A curious and interesting report by journalist Marais Suarez was featured on the national television news recently. In it she interviewed dentistry specialists who explained the need and importance of people replacing their toothbrushes three or four times a year.
She also spoke with people who sell these in the so-called “industrial markets” (Spanish: mercados industriales) and asked how they set the prices for these items, to which they responded that these were established by the Ministry of Finances and Prices.
The report included film footage on the factory where these items are produced, which is in one of the country’s central provinces. This being the case, these are domestically produced items that do not fall in the category of imported commodities, which are typically much more expensive.
Later came questions directed toward consumers about their thoughts concerning this product. Everyone responded that these items were a little expensive given how the average wages in Cuba are so low and the fact of these items being everyday objects that need to be periodically replaced.
Toothbrushes in Cuba sell for $ 10 pesos (about $.40 USD) for adults and 6 pesos (about $.24 USD) for children. While some people may find these reasonable prices, for Cubans they’re expensive, particularly if one takes into consideration that the monthly income for retirees, for example, ranges from 200 to 250 pesos ($8 to $10.00 USD).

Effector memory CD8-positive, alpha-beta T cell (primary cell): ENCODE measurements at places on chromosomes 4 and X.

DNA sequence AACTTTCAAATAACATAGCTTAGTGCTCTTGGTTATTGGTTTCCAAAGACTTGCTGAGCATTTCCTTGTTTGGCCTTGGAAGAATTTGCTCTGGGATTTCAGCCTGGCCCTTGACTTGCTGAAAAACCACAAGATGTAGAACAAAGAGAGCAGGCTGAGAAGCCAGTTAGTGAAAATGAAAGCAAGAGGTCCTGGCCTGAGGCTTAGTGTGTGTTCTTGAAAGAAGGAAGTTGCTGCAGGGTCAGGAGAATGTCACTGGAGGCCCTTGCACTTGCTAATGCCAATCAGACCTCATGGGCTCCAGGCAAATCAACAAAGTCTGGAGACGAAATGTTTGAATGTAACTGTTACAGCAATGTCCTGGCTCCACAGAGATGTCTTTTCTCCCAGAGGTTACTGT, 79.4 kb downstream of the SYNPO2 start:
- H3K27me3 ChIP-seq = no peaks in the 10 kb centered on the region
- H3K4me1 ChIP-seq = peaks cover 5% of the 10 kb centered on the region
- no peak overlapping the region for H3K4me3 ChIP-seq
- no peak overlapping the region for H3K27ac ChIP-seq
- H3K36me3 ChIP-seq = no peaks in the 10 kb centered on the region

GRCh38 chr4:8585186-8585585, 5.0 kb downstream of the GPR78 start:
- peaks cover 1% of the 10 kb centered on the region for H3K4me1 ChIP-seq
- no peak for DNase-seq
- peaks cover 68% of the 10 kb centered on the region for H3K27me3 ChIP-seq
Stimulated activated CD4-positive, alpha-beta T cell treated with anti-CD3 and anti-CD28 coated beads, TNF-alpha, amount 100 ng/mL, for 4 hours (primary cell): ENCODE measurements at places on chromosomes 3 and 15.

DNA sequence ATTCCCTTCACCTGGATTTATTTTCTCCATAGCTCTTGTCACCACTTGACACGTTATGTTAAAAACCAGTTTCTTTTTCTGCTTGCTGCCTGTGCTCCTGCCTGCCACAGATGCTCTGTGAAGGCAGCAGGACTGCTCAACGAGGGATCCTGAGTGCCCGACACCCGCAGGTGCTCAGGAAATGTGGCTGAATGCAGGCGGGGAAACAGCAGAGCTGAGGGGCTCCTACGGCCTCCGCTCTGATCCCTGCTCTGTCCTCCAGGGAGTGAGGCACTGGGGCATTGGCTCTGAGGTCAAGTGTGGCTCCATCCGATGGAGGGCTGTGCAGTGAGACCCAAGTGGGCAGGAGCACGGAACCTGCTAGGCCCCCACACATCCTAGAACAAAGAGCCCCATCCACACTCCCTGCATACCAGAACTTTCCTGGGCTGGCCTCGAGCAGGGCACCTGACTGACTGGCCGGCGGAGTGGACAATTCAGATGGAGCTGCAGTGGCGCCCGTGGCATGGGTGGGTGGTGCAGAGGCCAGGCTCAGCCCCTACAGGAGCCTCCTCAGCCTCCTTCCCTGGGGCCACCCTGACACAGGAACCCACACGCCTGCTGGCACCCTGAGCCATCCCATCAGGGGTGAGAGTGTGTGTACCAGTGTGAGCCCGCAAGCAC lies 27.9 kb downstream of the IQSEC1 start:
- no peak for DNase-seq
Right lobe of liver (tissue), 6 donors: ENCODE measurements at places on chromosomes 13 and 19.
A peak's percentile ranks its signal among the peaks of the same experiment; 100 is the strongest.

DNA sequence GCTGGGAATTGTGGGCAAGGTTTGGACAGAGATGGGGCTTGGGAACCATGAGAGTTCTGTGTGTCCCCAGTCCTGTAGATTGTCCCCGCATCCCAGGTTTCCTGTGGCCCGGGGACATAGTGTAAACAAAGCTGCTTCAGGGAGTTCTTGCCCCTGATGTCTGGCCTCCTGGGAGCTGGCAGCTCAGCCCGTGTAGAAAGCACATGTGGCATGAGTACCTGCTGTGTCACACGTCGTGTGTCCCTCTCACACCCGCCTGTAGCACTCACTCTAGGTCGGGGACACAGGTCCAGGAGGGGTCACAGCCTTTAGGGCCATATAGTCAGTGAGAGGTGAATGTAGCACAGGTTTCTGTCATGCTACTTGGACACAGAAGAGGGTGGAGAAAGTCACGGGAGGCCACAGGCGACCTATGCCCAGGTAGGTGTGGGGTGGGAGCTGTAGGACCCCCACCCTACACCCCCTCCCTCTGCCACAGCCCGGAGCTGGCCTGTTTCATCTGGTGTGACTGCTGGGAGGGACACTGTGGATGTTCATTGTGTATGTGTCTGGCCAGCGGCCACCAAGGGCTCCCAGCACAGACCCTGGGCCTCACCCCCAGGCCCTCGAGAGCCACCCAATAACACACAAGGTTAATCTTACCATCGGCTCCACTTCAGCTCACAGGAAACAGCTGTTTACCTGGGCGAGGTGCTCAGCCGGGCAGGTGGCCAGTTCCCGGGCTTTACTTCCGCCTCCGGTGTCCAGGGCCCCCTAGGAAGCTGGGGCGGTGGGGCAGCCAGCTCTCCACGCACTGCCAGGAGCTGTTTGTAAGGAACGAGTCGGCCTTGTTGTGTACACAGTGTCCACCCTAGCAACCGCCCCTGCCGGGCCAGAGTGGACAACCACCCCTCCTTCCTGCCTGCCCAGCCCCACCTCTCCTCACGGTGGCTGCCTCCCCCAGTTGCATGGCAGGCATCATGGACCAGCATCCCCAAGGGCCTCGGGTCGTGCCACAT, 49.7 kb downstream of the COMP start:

Most people are also saddled with payments on cooking appliances and refrigerators, which were distributed across the island as part of the “Energy Revolution” campaign. However these ended up putting almost the entire country in debt since households had to take out loans from the nation’s savings and loan bank to buy these appliances. In addition, this lender charged excessive interest rates.
But this story shouldn’t stop here. I remember a few years ago when these products were sold only in hard currency, making them even more expensive.
So I wondered: What about the other items that are basic hygienic necessities, such as deodorant or razors? When will these cease being sold only in hard currency so that they’ll be affordable for retirees, students or simple workers?
Aren’t these objects also manufactured relatively inexpensively here in our country while being vital for personal and collective hygiene?
Will the journalist have to present us with similar reports concerning each of the other basic bathroom supplies like the toothbrushes?